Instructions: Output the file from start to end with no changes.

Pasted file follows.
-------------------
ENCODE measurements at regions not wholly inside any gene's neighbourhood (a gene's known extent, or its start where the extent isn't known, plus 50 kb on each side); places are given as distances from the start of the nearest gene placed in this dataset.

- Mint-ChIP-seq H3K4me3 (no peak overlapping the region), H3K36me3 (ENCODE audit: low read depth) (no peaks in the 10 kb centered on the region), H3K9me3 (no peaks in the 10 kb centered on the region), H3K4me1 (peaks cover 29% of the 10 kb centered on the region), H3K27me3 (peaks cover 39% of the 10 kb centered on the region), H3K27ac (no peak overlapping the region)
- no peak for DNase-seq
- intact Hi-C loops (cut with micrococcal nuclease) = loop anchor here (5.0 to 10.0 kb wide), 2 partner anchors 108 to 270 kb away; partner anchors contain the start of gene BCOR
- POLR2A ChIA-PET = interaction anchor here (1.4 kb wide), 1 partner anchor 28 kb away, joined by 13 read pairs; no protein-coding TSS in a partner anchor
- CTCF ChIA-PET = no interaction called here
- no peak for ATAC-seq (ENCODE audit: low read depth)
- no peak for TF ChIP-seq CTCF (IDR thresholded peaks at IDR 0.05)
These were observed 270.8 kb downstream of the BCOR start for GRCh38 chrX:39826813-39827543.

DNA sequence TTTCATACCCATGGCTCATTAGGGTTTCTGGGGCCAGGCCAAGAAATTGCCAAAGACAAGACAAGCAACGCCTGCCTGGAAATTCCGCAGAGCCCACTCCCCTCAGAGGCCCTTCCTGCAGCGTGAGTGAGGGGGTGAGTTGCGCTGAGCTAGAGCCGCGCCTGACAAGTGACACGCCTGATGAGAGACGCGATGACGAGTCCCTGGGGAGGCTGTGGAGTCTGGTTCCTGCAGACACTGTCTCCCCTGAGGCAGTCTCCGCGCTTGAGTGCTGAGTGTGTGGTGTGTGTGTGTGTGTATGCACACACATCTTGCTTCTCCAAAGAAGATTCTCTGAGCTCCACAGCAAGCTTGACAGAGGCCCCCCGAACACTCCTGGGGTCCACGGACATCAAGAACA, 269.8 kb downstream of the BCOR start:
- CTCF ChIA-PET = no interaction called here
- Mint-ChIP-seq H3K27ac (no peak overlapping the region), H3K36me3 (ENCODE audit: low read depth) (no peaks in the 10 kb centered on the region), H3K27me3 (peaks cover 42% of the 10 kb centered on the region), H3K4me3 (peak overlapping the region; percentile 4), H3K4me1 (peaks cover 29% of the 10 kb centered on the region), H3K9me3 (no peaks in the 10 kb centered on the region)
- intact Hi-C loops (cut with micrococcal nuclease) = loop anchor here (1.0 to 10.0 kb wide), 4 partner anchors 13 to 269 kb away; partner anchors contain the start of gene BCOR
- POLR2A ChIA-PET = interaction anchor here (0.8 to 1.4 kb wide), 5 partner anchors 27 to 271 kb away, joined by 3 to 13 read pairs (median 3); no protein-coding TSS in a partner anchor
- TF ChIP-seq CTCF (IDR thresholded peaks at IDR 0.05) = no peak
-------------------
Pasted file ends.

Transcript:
ENCODE measurements at regions not wholly inside any gene's neighbourhood (a gene's known extent, or its start where the extent isn't known, plus 50 kb on each side); places are given as distances from the start of the nearest gene placed in this dataset.

- Mint-ChIP-seq H3K4me3 (no peak overlapping the region), H3K36me3 (ENCODE audit: low read depth) (no peaks in the 10 kb centered on the region), H3K9me3 (no peaks in the 10 kb centered on the region), H3K4me1 (peaks cover 29% of the 10 kb centered on the region), H3K27me3 (peaks cover 39% of the 10 kb centered on the region), H3K27ac (no peak overlapping the region)
- no peak for DNase-seq
- intact Hi-C loops (cut with micrococcal nuclease) = loop anchor here (5.0 to 10.0 kb wide), 2 partner anchors 108 to 270 kb away; partner anchors contain the start of gene BCOR
- POLR2A ChIA-PET = interaction anchor here (1.4 kb wide), 1 partner anchor 28 kb away, joined by 13 read pairs; no protein-coding TSS in a partner anchor
- CTCF ChIA-PET = no interaction called here
- no peak for ATAC-seq (ENCODE audit: low read depth)
- no peak for TF ChIP-seq CTCF (IDR thresholded peaks at IDR 0.05)
These were observed 270.8 kb downstream of the BCOR start for GRCh38 chrX:39826813-39827543.

DNA sequence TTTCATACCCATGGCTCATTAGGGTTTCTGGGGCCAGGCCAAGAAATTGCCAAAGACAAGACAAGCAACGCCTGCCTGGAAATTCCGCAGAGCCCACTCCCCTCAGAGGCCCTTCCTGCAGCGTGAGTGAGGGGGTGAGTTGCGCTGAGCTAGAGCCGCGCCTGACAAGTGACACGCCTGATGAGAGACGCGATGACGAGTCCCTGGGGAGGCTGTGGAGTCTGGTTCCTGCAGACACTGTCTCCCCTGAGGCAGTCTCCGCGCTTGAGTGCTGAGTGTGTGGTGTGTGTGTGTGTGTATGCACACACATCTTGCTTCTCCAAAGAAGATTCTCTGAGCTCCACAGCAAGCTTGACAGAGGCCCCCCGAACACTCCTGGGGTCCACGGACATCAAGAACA, 269.8 kb downstream of the BCOR start:
- CTCF ChIA-PET = no interaction called here
- Mint-ChIP-seq H3K27ac (no peak overlapping the region), H3K36me3 (ENCODE audit: low read depth) (no peaks in the 10 kb centered on the region), H3K27me3 (peaks cover 42% of the 10 kb centered on the region), H3K4me3 (peak overlapping the region; percentile 4), H3K4me1 (peaks cover 29% of the 10 kb centered on the region), H3K9me3 (no peaks in the 10 kb centered on the region)
- intact Hi-C loops (cut with micrococcal nuclease) = loop anchor here (1.0 to 10.0 kb wide), 4 partner anchors 13 to 269 kb away; partner anchors contain the start of gene BCOR
- POLR2A ChIA-PET = interaction anchor here (0.8 to 1.4 kb wide), 5 partner anchors 27 to 271 kb away, joined by 3 to 13 read pairs (median 3); no protein-coding TSS in a partner anchor
- TF ChIP-seq CTCF (IDR thresholded peaks at IDR 0.05) = no peak